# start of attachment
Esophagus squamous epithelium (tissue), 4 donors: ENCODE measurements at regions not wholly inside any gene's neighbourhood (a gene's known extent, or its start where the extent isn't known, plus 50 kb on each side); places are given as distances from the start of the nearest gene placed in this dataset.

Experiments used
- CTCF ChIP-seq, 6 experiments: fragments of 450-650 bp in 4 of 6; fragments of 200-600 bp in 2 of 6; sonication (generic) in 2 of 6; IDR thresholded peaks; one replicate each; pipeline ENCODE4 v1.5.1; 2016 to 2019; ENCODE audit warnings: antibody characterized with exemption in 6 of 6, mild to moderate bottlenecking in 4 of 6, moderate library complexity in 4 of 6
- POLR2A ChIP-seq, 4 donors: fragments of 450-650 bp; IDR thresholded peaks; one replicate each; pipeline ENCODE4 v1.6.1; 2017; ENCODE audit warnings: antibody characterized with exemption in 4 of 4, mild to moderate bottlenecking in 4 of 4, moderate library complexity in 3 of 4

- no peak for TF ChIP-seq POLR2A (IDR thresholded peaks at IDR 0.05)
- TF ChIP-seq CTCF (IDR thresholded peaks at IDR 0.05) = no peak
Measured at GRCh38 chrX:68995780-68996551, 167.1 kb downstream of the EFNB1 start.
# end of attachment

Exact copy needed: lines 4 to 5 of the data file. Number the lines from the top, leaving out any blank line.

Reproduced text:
- POLR2A ChIP-seq, 4 donors: fragments of 450-650 bp; IDR thresholded peaks; one replicate each; pipeline ENCODE4 v1.6.1; 2017; ENCODE audit warnings: antibody characterized with exemption in 4 of 4, mild to moderate bottlenecking in 4 of 4, moderate library complexity in 3 of 4

- no peak for TF ChIP-seq POLR2A (IDR thresholded peaks at IDR 0.05)